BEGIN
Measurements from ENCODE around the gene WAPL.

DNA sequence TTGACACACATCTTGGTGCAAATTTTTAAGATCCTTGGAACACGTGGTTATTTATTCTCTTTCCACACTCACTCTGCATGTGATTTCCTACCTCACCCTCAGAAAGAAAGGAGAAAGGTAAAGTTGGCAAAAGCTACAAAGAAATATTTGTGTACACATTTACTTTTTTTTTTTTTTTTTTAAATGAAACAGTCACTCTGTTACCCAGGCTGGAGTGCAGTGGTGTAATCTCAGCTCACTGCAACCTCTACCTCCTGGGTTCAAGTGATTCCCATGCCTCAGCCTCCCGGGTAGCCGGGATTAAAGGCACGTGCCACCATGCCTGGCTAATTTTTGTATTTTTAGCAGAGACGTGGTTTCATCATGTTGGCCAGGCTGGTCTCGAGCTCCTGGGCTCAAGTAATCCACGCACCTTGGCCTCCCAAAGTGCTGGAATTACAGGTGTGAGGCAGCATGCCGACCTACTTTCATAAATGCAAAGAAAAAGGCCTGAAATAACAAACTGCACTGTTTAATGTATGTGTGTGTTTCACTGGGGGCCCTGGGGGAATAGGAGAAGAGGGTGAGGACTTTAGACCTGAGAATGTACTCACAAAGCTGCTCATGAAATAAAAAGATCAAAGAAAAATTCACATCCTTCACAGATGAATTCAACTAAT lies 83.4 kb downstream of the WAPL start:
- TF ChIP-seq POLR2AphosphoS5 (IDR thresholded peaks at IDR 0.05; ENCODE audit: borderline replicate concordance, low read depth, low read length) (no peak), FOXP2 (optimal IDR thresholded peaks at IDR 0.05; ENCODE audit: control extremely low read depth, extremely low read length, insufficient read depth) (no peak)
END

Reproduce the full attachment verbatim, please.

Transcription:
Measurements from ENCODE around the gene WAPL.

DNA sequence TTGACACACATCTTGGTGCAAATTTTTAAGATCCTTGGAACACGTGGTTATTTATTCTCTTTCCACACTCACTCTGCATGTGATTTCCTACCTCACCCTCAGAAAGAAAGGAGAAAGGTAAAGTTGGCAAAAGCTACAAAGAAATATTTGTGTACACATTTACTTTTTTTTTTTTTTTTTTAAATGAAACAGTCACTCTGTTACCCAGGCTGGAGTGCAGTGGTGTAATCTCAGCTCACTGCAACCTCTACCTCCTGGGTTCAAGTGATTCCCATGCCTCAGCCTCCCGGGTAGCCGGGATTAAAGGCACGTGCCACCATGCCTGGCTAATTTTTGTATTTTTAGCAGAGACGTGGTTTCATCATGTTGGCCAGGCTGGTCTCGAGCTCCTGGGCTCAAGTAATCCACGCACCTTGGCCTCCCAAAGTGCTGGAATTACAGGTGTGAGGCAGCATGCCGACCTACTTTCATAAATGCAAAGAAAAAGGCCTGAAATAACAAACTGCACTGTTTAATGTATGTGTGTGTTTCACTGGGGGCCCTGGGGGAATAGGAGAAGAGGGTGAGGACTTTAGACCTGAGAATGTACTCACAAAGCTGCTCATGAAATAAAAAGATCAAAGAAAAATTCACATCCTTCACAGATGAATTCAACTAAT lies 83.4 kb downstream of the WAPL start:
- TF ChIP-seq POLR2AphosphoS5 (IDR thresholded peaks at IDR 0.05; ENCODE audit: borderline replicate concordance, low read depth, low read length) (no peak), FOXP2 (optimal IDR thresholded peaks at IDR 0.05; ENCODE audit: control extremely low read depth, extremely low read length, insufficient read depth) (no peak)